Can you give us a taster of your new novel The Long Weekend?
It follows the lives of the staff and guests at The Townhouse by the Sea, a Cornish boutique hotel. Between them they have secrets, dreams and dilemmas which come to a head over one hot sunny long weekend in summer. From Angelica, the feisty chambermaid who has a crush on the wild and wayward chef Luca, to Colin, who is determined to confront his biggest mistake once and for all, to Laura, who wants to uncover her real identity ... there are tears, laughter and a certain amount of scandal - as well as fish and chips and cream teas!
Why did you decide to set the novel in Cornwall?
I wanted a holiday destination that was perfect for a long weekend, and I didn't have to look much further than Fowey, the inspiration for Pennfleet: a busy Cornish harbour town, bustling with boats and filled with sunshine. It's the sort of place that everyone enjoys going to, no matter what their age or background, which is perfect for my novels. I like to have a variety of characters and generations in my books, so there is someone for everyone to relate to. From twelve year old Chelsey up to Tony, who is heading for retirement, they all feel comfortable in the setting.
A hotel can be the birthpalace of lots of stories, did your inspiration come from staying in one yourself?
Yes! My husband and I sneaked away for a long weekend ourselves, to the Old Quay House in Fowey, which was the inspiration for The Townhouse by the Sea. We sat on the terrace overlooking the mouth of the river with a glass of wine, and I looked at all the other guests and wondered what their stories were, why there were there, and what they were going to get up to during their stay. Between the stunning view and the Pinot Grigio, my imagination soon started running riot.
You worked as a scriptwriter on The Archers, Holby City and Heartbeat, so when did writing become your bigger focus?
About ten years ago, when I sent the first half of a novel I had written to an agent, who then got me a book deal. I have written a book a year since. I don't have a lot of time now for scriptwriting, but I would love to sit down and write a screenplay if I ever get any spare time! I've got lots of ideas floating around in my head: I just need to get some discipline.
Who do you most like to read when you are staying away form home?
I've got a huge pile of books to read over the summer - I'm quite into psychological thrillers at the moment, plus I want to go back and read some classics: Anna Karenina, for a start, which should keep me quiet for at least a week. The writer I admire most at the moment is Douglas Kennedy. He always comes up with something new and inspiring, and he gets inside the head of women so well. His plotting and characterisation is exemplary - you just have to keep turning the page. I recently finished The Moment, set in Berlin before the wall came down, and it took my breath away.
Where did the inspiration come form for your main protagonist Claire?
I'm very interested in the good girl/bad boy dynamic - and I wanted to explore what it is like to be in a relationship with someone who basically pleases themselves all the time, as Claire's boyfriend Luca does. Of course he has other qualities that offset his selfishness, but does there come a point when the novelty of the bad boy wears off? I also wanted to explore what happens when The One That Got Away walks back into your life when you least expect it: is the passion still there, and what happens when it is re-ignited? I wanted to really test Claire, who prides herself on doing the right thing and being in control. Does she go with her heart or her head?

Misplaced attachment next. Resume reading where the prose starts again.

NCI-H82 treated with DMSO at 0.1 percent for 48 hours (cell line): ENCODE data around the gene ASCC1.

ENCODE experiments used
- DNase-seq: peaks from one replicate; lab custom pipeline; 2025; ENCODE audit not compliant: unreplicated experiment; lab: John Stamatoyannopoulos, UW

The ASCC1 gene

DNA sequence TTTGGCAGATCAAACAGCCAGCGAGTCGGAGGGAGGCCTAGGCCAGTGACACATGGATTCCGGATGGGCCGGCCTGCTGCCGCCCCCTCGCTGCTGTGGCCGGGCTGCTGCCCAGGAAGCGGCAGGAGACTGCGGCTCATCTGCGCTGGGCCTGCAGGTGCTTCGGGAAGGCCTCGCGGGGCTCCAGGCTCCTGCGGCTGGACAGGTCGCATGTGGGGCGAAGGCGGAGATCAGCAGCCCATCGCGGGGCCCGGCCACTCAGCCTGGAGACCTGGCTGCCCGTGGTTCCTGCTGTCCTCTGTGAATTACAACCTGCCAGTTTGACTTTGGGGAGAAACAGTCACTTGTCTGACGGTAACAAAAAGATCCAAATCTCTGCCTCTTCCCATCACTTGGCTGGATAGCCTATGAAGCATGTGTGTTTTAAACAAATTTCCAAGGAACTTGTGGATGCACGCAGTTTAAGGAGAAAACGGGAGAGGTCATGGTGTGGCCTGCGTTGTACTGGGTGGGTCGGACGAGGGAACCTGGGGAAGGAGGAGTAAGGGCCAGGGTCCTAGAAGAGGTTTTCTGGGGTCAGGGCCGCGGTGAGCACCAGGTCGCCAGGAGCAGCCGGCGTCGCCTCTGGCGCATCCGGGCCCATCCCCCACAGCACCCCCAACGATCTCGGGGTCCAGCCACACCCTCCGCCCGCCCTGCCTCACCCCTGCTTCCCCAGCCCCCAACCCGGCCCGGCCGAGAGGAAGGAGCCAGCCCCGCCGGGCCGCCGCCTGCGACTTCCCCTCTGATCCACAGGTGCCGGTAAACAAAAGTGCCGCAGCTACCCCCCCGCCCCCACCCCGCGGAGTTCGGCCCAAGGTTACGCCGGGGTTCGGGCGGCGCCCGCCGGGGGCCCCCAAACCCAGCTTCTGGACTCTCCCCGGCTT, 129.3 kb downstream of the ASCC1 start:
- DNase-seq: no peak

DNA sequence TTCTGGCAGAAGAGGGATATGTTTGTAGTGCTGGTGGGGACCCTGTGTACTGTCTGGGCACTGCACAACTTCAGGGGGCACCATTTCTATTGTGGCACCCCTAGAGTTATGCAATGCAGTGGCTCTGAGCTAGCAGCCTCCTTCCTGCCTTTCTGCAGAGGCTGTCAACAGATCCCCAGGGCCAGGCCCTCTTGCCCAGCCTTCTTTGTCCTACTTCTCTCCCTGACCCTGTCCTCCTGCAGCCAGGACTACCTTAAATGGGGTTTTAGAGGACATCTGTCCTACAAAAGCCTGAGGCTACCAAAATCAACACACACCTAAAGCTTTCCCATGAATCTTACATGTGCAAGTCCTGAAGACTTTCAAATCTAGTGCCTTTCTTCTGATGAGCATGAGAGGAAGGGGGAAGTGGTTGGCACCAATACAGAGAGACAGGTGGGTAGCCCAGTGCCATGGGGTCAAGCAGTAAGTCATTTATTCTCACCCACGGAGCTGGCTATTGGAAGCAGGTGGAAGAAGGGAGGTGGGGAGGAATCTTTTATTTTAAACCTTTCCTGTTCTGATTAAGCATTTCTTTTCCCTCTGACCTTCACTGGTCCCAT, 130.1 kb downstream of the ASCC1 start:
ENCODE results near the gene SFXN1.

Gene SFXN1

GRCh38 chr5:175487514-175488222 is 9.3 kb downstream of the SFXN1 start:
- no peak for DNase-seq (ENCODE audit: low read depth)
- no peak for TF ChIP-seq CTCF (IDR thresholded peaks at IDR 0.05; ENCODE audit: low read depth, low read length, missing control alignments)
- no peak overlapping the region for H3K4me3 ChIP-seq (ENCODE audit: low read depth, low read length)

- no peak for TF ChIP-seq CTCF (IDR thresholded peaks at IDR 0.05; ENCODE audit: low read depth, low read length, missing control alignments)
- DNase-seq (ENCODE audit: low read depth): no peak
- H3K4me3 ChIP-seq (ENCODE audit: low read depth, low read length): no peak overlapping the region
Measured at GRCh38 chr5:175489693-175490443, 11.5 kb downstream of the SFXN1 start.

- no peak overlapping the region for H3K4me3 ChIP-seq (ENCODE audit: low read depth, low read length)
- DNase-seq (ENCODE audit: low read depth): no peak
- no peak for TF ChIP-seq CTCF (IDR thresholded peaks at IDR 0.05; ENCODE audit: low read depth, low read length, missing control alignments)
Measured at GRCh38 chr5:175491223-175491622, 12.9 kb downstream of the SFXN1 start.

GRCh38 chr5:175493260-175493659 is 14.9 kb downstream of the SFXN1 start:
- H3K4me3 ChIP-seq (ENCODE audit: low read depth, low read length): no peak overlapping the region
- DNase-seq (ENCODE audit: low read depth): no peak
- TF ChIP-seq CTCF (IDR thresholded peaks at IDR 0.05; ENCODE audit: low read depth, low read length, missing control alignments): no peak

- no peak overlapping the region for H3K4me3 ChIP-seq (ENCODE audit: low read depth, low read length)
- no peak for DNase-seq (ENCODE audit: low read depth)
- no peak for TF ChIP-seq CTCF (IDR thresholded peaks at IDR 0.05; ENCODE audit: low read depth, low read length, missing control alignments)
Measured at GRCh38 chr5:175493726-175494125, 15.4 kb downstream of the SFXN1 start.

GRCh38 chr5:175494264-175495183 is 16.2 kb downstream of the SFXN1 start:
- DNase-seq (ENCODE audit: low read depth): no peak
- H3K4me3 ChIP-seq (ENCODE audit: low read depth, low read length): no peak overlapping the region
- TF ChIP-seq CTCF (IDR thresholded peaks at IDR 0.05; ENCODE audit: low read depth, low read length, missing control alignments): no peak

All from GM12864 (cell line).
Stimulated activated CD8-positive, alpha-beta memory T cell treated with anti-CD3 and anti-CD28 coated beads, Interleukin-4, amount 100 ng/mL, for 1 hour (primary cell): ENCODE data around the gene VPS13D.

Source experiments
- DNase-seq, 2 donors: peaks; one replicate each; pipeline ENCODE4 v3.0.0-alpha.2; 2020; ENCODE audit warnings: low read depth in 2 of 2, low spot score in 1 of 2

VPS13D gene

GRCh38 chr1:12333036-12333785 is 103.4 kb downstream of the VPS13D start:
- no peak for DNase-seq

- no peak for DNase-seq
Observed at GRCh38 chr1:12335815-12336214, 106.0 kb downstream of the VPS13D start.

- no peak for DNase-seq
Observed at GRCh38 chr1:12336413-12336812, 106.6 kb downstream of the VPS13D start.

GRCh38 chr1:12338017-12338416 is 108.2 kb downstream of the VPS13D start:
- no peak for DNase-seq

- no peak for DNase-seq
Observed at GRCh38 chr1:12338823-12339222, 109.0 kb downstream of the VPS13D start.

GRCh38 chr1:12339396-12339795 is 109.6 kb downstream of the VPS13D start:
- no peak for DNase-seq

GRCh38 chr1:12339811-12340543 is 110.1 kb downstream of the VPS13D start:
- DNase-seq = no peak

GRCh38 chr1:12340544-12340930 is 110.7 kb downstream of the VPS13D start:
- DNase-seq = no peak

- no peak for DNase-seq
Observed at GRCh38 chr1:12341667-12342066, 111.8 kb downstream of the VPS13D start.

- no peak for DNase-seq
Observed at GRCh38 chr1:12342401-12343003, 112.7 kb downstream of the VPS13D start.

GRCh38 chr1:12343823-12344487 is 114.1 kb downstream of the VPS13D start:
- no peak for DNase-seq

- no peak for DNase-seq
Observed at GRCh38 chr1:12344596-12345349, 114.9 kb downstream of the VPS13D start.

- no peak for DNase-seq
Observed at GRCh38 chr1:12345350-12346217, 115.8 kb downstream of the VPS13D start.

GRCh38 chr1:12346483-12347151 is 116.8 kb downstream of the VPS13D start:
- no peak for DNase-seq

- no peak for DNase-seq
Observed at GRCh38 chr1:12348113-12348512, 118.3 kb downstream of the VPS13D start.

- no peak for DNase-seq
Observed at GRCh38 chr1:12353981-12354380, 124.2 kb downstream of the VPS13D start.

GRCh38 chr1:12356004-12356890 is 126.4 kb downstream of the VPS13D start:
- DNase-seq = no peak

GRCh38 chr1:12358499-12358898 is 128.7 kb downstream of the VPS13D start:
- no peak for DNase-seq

When did you first know you could write?
I remember writing a story when I was about six, about a hamster who escaped and got into the family rubbish bin. I opened it with the line "It was the day the dustbin men came.' Talk about cutting to the chase! I can't remember what happened, but I can remember loving the feeling of evoking a sense of expectation in the reader.
What advice can you give to aspiring writers?
It's not supposed to be easy! Forget any images you have of Barbara Cartland lying on a chaise longue dictating as she sips on a glass of champagne. It takes courage and perseverance and stamina to write a novel. When it goes well it is exhilarating, but most writers have dark moments, when they imagine they will never be able to reach the elusive words "The End'. Despair is all part of the creative process, so don't let it defeat you: live to write another day.
This is your tenth novel, so what comes next?
I'm really excited about the next book, which is called A Night on the Orient Express. It's about all the passengers in one carriage as they set off on the journey of a lifetime. Again, they all have their own secrets and desires, and everything comes to a head once they reach Venice. It's glamorous, romantic, nostalgic, escapist - the perfect holiday read. I was lucky enough to be made writer-in-residence for the Orient Express and the Hotel Cipriani while I was doing the research, and my notebook and camera never left my side.
How does scriptwriting differ from novel writing?
Scriptwriting is very collaborative - you are part of a huge team. With novel writing, you are pretty much on your own. Each one has their advantages, but I enjoy both of the disciplines. Scriptwriting is much more structured, as you have time and budget constraints, and working in television definitely helped me with plotting and juggling story-lines and generating material.
Female First Lucy Walton